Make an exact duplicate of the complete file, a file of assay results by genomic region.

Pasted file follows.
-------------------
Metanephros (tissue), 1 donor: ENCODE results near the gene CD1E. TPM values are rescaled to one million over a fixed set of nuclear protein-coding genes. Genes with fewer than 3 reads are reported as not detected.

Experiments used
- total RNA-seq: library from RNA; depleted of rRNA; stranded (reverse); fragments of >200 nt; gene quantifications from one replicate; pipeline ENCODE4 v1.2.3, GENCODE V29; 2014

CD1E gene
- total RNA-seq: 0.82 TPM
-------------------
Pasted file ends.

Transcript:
Metanephros (tissue), 1 donor: ENCODE results near the gene CD1E. TPM values are rescaled to one million over a fixed set of nuclear protein-coding genes. Genes with fewer than 3 reads are reported as not detected.

Experiments used
- total RNA-seq: library from RNA; depleted of rRNA; stranded (reverse); fragments of >200 nt; gene quantifications from one replicate; pipeline ENCODE4 v1.2.3, GENCODE V29; 2014

CD1E gene
- total RNA-seq: 0.82 TPM